The U.S. is still the world’s leading science and engineering enterprise, but China is quickly closing that gap, according to a the National Science Board’s 2016 Science and Engineering Indicators report. China accounts for 20 percent of global research and development, while the U.S. accounts for 27 percent, but China’s investment in science and engineering grew 19 percent annually on average from 2003-13, greatly outpacing U.S. investment.
The U.S. invests the most in research and development, produces the most advanced degrees in science and engineering and high-impact scientific publications, and remains the largest provider of information, financial and business services, according to the report. But Southeast, South and East Asia continue to grow in terms of science and engineering, accounting for 40 percent of global investment, according to the report.
Indicators also notes that China has made significant progress in science and engineering education. It’s the world’s top producer of undergraduates with degrees in science and engineering, accounting for 49 percent of all bachelor's degrees awarded there. That’s compared to 33 percent of all bachelor's degrees awarded in the U.S. University degree production has grown most rapidly in China in recent years -- more than 300 percent from 2000-12. But the U.S. continues to award the largest number of science and engineering doctorates and remains a destination for international students, according to the report.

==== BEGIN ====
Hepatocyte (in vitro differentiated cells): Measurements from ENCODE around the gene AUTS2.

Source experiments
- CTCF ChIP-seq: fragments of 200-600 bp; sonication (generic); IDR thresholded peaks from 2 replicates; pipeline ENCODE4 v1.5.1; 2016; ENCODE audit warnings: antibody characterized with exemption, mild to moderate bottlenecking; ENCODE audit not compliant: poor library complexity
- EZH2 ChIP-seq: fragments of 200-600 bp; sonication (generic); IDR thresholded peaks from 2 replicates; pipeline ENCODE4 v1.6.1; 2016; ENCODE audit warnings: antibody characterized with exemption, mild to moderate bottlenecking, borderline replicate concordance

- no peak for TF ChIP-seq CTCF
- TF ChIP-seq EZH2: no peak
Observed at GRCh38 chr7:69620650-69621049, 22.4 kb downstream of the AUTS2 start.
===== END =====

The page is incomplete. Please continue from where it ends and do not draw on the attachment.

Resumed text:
“Other countries see how U.S. investments in [research and development] and higher education have paid off for our country and are working intensively to build their own scientific capabilities,” Dan Arvizu, the science board’s chair, said in a statement. “They understand that scientific discovery and human capital fuel knowledge- and technology-intensive industries and a nation's economic health.”
Despite ongoing challenges with federal investment in research and development, Americans have favorable views toward science, according to the report. At the same time, they are losing faith in U.S. K-12 STEM education, compared to other nations.
About half of Americans say science makes life “change too fast,” and the country remains divided on global warming. Still a majority of Americans say they want more focus on alternative energy development.
Opinions on Inside Higher Ed
Inside Higher Ed’s Blog U
What Others Are Reading